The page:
But as the financial hit for taxpayers mounts to keep squads going, Warren County Sheriff Bud York is among those who are frustrated that the task force and county supervisors have not yet been able to settle on a plan to better help the public.
"I want to get this up and running," York said Wednesday. "We've wasted enough time on this."
LaFlure said there have been many obstacles to finding a solution, with money being just part of it.
One of the issues has been that the state doesn't classify emergency medical services as "essential," so municipalities aren't required to provide the service for residents, and ambulance services have difficulty getting grant funding. Fire and police protection, and even trash pickup, are considered essential services. There are bills pending in the state Legislature that would make EMS an essential service.
It's not as simple as having neighboring squads pick up calls for each other through a pre-arranged "mutual aid" plan, because that results in ambulances being taken from one area to help another, and potential issues when multiple calls occur at one time.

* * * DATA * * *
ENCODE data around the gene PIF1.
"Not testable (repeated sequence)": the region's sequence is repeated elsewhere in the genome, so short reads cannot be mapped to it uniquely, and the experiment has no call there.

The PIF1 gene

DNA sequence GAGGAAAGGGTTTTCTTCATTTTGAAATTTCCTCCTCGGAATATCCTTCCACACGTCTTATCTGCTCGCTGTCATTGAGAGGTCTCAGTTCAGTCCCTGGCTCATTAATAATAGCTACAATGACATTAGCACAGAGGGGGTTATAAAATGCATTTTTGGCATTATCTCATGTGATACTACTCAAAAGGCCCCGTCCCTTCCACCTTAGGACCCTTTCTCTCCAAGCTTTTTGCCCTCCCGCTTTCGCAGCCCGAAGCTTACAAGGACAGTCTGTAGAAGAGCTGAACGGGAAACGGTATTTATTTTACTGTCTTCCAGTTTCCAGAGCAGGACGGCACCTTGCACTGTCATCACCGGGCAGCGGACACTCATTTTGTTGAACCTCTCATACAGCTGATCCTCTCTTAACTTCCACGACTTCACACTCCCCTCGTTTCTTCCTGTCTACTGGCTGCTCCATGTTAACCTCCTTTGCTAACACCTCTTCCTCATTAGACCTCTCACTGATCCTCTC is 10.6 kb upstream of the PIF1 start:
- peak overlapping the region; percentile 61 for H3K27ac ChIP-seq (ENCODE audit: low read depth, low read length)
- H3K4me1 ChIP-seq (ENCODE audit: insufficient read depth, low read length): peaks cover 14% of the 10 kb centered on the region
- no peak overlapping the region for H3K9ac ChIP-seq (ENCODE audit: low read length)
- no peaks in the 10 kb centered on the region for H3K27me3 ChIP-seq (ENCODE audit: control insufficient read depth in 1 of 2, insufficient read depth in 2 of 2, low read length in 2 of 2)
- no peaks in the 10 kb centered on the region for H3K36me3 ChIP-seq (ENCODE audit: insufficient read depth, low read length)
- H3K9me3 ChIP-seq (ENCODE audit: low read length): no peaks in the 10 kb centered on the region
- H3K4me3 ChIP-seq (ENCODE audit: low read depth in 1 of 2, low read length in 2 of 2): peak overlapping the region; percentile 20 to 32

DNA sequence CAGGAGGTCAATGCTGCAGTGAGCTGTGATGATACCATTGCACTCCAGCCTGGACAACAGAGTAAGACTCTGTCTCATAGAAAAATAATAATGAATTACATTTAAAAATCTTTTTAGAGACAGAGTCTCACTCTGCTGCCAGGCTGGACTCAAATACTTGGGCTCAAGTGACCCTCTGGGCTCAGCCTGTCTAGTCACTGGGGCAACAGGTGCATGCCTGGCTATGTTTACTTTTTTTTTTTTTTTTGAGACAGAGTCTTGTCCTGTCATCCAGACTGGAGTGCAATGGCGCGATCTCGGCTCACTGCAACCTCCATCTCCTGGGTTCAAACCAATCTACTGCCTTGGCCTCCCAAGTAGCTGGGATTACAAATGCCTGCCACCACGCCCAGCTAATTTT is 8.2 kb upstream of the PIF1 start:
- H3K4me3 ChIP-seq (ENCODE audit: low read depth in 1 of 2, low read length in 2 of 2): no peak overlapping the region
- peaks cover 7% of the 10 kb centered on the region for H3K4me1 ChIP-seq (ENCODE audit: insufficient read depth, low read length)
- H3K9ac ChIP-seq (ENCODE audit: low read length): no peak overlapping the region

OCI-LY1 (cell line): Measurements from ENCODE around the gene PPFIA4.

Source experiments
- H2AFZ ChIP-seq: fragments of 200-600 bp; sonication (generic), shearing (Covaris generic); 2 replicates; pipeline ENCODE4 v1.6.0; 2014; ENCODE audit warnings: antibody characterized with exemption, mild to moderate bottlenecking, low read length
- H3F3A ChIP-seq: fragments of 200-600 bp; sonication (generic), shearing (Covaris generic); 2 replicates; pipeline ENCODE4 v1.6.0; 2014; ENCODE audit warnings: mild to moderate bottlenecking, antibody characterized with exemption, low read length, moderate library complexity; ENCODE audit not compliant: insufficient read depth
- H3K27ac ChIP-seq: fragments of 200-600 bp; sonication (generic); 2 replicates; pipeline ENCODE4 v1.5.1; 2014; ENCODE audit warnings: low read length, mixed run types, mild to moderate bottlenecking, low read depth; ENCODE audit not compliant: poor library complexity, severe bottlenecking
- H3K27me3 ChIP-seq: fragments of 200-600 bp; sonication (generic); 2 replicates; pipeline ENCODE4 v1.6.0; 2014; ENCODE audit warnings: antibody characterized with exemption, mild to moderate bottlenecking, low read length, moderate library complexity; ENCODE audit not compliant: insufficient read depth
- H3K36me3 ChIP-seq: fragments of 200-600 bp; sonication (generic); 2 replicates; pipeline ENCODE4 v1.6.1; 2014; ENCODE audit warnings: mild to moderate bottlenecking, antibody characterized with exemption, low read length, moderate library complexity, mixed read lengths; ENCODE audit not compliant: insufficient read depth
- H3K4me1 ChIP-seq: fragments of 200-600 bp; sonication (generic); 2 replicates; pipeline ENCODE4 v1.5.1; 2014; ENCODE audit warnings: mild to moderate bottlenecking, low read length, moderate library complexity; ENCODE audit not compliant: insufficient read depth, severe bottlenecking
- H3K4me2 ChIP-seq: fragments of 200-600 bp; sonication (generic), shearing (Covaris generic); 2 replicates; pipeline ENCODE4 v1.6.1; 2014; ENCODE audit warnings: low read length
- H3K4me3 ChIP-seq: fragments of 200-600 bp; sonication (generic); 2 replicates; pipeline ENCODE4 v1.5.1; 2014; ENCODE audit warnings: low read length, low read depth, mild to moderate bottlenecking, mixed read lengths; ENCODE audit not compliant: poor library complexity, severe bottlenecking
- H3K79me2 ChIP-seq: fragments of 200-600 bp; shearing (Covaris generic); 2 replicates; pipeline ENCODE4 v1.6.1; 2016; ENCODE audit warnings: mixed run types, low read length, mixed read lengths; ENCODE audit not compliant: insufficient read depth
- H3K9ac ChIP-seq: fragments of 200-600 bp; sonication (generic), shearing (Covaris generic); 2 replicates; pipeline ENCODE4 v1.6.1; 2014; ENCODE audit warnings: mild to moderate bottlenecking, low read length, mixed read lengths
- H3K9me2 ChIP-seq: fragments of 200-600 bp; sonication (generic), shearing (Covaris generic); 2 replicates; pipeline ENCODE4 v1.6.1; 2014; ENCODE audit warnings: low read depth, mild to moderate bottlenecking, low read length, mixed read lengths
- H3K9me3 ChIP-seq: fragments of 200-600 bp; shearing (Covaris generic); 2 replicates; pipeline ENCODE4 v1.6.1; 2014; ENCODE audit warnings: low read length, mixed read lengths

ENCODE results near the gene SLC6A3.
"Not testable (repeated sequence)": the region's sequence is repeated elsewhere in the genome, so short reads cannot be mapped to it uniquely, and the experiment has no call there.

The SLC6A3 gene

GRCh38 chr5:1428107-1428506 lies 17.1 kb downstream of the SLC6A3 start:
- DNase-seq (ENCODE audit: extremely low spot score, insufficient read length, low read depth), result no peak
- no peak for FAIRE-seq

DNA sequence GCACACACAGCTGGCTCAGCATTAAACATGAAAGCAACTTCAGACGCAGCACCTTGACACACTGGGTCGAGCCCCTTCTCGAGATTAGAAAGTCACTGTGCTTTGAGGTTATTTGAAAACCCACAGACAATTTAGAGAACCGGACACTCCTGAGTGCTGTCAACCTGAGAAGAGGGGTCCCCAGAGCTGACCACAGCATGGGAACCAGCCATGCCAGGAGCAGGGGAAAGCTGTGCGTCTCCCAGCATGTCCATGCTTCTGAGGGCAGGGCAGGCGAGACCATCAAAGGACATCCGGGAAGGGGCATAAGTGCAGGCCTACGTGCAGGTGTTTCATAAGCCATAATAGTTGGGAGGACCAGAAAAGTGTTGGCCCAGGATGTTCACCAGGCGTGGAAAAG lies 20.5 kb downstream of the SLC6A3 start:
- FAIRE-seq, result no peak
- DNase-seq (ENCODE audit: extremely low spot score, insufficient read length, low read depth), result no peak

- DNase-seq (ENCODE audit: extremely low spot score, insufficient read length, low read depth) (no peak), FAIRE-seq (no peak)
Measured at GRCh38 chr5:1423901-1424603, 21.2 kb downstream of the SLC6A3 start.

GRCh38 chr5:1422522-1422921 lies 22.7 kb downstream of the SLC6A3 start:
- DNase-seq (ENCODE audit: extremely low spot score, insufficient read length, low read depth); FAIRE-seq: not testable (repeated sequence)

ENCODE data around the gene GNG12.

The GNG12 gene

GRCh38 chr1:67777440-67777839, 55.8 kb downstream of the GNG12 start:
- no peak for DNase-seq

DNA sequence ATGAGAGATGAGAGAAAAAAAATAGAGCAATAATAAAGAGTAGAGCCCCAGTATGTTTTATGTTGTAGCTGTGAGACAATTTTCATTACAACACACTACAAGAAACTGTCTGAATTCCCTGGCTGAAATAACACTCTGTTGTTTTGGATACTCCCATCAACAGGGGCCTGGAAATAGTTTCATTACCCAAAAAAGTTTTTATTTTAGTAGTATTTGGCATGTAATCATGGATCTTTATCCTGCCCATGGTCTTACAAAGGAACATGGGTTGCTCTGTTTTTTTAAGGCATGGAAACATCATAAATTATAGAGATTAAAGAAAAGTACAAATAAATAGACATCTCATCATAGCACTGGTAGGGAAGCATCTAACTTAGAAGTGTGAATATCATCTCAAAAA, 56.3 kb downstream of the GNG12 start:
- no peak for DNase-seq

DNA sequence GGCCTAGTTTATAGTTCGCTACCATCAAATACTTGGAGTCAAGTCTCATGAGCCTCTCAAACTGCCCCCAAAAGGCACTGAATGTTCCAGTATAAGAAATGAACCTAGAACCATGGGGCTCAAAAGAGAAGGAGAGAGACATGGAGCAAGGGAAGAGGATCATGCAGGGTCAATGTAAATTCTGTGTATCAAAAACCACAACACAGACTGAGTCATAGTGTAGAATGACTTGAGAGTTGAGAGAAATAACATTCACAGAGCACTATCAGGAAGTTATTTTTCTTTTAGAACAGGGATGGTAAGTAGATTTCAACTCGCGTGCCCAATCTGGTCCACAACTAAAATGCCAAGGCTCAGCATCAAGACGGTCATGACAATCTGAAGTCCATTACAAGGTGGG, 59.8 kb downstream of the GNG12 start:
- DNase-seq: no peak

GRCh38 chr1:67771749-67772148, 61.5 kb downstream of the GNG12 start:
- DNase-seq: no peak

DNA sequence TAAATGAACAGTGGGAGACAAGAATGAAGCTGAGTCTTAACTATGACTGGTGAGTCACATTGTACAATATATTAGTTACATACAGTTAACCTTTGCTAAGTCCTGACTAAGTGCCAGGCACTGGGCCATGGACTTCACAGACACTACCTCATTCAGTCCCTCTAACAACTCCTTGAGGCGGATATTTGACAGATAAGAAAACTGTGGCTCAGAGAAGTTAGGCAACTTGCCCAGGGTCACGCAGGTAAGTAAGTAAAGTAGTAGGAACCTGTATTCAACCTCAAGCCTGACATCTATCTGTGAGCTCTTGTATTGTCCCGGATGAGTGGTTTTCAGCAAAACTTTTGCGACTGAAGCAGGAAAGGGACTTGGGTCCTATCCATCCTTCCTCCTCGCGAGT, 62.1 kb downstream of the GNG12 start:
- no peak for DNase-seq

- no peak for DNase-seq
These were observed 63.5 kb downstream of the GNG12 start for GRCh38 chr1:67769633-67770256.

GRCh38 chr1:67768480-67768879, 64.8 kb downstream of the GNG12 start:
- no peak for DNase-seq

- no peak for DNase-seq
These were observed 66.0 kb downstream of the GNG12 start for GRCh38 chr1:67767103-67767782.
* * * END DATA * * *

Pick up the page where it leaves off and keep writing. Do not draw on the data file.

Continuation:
Billing of patients can cover some of the tab. Lake Luzerne Supervisor Gene Merlino, though, said he had concerns about towns where EMS is running well having to pay more in taxes to help others, saying "I don't want my people paying twice."
But existing fire protection taxing districts in towns could be used to collect funding for the squads, Warrensburg Supervisor Kevin Geraghty said. Rescue squads used to be connected to fire departments years ago, he pointed out.
Not everyone is on the same page
Leaders of a number of rescue squads have expressed concerns about a county-led program, believing they can work to improve themselves. Leggett said the North Warren Emergency Squad, which covers Chester and Horicon, has improved in recent years, as the county-led discussions about assistance have picked up.